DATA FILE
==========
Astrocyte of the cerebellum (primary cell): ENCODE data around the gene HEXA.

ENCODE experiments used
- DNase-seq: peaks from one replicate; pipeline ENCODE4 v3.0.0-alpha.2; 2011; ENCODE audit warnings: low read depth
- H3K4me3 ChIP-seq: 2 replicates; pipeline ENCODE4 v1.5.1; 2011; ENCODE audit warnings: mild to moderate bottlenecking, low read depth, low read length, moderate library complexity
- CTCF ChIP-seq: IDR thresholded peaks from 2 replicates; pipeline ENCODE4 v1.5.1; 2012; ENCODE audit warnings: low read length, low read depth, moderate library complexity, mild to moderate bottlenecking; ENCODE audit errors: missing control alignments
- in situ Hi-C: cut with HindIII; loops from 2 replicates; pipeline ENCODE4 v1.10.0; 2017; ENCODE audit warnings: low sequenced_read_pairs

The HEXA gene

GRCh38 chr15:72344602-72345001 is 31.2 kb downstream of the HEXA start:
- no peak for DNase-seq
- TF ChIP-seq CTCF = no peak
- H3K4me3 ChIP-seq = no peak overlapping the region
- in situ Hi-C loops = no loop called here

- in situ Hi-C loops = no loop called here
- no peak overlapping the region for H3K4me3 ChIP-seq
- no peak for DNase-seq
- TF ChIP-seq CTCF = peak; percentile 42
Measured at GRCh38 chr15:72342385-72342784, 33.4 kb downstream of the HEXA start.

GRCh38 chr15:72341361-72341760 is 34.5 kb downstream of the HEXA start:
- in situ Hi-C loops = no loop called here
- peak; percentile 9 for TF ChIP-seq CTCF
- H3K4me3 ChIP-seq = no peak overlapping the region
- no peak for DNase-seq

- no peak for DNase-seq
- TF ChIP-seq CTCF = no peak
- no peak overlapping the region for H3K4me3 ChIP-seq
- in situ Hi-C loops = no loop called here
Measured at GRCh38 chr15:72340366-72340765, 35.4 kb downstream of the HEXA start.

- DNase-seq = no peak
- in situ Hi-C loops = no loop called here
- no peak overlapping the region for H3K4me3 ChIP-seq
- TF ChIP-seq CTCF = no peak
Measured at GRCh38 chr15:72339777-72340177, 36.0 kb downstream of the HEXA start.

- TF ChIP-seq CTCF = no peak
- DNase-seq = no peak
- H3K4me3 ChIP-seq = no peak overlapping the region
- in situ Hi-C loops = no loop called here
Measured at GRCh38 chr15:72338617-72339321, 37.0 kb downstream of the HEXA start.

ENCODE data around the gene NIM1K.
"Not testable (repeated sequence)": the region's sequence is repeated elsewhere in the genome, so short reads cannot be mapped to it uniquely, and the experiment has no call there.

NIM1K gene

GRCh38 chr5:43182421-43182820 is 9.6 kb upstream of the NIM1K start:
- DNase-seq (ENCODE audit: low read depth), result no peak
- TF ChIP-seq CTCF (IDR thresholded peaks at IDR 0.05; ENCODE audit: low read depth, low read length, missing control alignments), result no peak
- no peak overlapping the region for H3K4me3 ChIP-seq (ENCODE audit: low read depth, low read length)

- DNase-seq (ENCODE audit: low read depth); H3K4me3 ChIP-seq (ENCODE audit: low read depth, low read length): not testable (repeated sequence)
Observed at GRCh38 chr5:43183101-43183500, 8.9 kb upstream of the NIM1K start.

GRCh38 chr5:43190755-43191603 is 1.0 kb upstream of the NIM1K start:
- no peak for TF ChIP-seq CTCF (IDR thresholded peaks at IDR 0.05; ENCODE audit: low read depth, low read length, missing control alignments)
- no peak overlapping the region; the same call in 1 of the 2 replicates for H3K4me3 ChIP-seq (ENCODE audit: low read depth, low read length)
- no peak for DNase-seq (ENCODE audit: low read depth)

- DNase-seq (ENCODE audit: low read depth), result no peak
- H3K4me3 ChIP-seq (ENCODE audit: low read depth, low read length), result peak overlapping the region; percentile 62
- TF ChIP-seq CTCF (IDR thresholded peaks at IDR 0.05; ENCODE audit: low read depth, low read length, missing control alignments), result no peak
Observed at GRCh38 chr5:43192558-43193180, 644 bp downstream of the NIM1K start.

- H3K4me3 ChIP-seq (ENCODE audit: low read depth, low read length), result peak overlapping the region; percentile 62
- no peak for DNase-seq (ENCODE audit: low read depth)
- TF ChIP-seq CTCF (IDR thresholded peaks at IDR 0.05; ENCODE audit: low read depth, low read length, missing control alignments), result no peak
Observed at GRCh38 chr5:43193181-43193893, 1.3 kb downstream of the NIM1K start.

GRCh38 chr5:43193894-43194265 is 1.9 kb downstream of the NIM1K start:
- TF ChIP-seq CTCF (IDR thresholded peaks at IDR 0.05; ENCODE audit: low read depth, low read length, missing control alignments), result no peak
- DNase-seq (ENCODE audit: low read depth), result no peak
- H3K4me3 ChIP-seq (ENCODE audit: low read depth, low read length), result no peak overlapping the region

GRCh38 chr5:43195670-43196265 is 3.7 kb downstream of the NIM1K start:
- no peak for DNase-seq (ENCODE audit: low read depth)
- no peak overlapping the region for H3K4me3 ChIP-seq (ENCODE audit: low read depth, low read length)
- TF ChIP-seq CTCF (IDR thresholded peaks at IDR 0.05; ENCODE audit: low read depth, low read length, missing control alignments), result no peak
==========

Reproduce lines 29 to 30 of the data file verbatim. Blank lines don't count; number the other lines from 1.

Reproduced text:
- in situ Hi-C loops = no loop called here
- no peak overlapping the region for H3K4me3 ChIP-seq